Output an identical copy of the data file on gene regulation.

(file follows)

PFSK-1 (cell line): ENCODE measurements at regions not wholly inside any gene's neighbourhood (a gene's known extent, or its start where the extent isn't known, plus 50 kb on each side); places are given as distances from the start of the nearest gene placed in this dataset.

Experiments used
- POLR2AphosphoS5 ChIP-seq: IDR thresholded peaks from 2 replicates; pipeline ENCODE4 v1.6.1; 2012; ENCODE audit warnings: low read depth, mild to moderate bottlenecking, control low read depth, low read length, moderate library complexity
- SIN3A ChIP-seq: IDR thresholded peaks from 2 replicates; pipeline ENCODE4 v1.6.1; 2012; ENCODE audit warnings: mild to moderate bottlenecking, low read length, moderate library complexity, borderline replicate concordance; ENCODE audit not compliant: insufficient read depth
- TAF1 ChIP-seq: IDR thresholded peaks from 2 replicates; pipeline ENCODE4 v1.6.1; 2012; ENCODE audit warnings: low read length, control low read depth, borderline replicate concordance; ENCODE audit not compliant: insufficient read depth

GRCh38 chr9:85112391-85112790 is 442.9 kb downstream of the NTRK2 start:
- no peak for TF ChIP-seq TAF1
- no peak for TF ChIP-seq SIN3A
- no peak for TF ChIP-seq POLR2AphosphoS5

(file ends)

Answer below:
PFSK-1 (cell line): ENCODE measurements at regions not wholly inside any gene's neighbourhood (a gene's known extent, or its start where the extent isn't known, plus 50 kb on each side); places are given as distances from the start of the nearest gene placed in this dataset.

Experiments used
- POLR2AphosphoS5 ChIP-seq: IDR thresholded peaks from 2 replicates; pipeline ENCODE4 v1.6.1; 2012; ENCODE audit warnings: low read depth, mild to moderate bottlenecking, control low read depth, low read length, moderate library complexity
- SIN3A ChIP-seq: IDR thresholded peaks from 2 replicates; pipeline ENCODE4 v1.6.1; 2012; ENCODE audit warnings: mild to moderate bottlenecking, low read length, moderate library complexity, borderline replicate concordance; ENCODE audit not compliant: insufficient read depth
- TAF1 ChIP-seq: IDR thresholded peaks from 2 replicates; pipeline ENCODE4 v1.6.1; 2012; ENCODE audit warnings: low read length, control low read depth, borderline replicate concordance; ENCODE audit not compliant: insufficient read depth

GRCh38 chr9:85112391-85112790 is 442.9 kb downstream of the NTRK2 start:
- no peak for TF ChIP-seq TAF1
- no peak for TF ChIP-seq SIN3A
- no peak for TF ChIP-seq POLR2AphosphoS5